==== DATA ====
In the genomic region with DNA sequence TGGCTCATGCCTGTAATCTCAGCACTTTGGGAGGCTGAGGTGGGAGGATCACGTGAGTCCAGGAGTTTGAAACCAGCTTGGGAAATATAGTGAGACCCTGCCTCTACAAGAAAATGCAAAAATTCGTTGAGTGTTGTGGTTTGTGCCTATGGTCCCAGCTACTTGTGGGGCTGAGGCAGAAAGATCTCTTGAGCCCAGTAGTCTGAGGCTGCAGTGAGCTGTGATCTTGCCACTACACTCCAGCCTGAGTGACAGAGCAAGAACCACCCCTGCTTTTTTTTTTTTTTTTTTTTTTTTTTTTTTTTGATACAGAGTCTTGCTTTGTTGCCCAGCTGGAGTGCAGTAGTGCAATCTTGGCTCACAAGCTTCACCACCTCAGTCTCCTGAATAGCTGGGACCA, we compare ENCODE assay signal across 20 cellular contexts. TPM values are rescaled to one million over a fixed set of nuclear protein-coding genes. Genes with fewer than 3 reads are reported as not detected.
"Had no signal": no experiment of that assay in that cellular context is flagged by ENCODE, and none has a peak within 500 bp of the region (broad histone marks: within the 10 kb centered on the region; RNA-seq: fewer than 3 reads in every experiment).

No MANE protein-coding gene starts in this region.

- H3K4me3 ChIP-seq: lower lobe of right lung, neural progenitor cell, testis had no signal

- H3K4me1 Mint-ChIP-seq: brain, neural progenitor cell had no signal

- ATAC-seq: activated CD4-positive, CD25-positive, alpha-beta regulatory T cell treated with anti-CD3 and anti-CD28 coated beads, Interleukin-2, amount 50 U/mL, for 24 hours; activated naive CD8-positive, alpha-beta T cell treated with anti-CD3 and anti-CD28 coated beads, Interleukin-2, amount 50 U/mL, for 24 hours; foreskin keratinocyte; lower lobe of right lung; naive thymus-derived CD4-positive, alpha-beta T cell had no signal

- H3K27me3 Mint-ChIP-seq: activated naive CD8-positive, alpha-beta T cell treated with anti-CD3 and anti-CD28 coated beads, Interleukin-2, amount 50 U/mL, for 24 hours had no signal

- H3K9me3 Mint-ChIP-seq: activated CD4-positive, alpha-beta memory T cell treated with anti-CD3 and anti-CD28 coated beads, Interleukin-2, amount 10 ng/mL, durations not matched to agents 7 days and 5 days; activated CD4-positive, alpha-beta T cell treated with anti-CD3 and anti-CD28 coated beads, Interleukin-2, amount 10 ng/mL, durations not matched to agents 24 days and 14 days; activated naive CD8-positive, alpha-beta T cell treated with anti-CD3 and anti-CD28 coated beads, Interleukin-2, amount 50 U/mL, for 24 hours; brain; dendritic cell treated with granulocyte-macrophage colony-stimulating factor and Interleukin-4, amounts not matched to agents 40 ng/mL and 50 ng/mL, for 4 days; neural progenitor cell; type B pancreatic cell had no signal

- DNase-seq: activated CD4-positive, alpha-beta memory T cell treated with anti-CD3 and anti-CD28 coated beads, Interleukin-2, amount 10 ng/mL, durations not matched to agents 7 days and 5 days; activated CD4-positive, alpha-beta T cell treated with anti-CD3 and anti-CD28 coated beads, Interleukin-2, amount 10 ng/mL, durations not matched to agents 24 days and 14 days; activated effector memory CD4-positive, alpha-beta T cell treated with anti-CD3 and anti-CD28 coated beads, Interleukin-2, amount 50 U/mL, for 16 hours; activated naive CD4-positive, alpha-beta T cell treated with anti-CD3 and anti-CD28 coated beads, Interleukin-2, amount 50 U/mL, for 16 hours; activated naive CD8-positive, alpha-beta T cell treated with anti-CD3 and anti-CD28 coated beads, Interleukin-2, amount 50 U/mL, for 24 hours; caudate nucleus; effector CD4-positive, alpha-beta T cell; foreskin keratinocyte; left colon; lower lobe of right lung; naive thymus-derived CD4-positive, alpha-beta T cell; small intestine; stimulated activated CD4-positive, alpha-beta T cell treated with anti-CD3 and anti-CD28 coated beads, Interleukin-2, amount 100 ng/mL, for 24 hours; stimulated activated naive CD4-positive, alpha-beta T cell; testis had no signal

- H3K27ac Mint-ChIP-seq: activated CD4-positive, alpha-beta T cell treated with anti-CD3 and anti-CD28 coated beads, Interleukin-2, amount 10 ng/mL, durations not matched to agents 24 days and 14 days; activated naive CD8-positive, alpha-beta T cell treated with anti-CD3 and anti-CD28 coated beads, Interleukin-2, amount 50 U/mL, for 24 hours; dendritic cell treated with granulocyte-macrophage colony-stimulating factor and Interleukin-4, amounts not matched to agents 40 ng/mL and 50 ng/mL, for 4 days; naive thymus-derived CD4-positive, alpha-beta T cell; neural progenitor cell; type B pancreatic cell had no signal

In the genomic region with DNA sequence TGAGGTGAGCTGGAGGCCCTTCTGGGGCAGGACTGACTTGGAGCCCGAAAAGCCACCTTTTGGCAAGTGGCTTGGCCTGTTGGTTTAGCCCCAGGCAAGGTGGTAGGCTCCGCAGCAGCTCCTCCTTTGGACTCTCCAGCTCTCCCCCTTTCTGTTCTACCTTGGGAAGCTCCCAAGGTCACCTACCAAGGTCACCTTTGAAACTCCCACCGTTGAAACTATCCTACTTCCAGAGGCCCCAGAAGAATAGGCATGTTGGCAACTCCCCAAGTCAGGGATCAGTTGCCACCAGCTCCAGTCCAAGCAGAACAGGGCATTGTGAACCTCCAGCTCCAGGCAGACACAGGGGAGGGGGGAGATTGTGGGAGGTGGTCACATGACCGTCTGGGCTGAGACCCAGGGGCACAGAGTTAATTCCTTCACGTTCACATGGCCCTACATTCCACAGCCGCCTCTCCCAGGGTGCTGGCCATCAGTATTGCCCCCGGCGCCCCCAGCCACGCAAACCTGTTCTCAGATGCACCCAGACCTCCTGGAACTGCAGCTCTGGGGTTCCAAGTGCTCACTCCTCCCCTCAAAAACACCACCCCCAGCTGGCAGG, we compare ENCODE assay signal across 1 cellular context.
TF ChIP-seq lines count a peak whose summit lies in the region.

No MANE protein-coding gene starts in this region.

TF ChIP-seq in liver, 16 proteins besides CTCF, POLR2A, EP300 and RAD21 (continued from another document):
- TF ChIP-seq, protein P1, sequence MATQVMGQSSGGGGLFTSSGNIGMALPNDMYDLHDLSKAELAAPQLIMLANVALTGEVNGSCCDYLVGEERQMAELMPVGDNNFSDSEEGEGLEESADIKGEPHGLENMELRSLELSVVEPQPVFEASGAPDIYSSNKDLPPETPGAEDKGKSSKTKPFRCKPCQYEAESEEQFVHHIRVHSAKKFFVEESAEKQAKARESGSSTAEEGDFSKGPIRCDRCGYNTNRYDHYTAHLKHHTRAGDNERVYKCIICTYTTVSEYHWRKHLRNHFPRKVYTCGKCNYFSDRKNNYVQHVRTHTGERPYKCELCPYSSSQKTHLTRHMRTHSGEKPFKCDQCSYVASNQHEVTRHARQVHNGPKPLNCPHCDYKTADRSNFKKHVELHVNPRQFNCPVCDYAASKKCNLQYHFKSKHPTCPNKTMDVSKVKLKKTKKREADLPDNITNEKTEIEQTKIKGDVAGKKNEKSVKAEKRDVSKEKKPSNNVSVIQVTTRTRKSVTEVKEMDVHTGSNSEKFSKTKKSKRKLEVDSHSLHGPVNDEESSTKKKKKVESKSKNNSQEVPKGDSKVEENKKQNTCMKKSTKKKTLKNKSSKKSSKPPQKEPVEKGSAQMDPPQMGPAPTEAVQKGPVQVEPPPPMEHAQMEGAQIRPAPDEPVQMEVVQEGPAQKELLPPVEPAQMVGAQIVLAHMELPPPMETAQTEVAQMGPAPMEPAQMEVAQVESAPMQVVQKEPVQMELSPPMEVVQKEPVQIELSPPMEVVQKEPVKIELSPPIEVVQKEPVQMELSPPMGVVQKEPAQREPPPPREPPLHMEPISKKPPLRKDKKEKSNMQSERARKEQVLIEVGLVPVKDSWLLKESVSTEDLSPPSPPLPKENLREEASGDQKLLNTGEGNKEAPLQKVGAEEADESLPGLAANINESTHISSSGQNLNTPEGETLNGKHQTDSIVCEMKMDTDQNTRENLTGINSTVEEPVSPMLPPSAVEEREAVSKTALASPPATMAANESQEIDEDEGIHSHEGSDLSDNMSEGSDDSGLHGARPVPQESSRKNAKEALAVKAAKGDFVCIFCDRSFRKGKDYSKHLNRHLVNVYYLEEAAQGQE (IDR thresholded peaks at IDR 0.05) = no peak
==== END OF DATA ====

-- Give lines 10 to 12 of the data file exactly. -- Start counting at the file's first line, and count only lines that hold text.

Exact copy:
- H3K27ac Mint-ChIP-seq: activated CD4-positive, alpha-beta T cell treated with anti-CD3 and anti-CD28 coated beads, Interleukin-2, amount 10 ng/mL, durations not matched to agents 24 days and 14 days; activated naive CD8-positive, alpha-beta T cell treated with anti-CD3 and anti-CD28 coated beads, Interleukin-2, amount 50 U/mL, for 24 hours; dendritic cell treated with granulocyte-macrophage colony-stimulating factor and Interleukin-4, amounts not matched to agents 40 ng/mL and 50 ng/mL, for 4 days; naive thymus-derived CD4-positive, alpha-beta T cell; neural progenitor cell; type B pancreatic cell had no signal

In the genomic region with DNA sequence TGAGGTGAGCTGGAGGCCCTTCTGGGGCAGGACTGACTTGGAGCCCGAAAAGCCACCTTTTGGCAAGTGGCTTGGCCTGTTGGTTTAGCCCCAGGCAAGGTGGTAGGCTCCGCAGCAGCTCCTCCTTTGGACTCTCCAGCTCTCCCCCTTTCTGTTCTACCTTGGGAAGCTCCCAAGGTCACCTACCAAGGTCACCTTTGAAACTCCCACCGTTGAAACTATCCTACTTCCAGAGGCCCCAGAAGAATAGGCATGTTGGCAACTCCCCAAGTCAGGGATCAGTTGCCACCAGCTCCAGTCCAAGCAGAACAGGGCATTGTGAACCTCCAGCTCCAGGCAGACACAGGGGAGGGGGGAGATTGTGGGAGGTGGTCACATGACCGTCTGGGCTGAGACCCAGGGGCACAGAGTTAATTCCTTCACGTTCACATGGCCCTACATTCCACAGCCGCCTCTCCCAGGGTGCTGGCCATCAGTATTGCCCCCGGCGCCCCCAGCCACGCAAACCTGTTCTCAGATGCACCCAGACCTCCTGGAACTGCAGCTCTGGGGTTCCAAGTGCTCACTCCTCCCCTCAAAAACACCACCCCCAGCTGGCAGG, we compare ENCODE assay signal across 1 cellular context.
TF ChIP-seq lines count a peak whose summit lies in the region.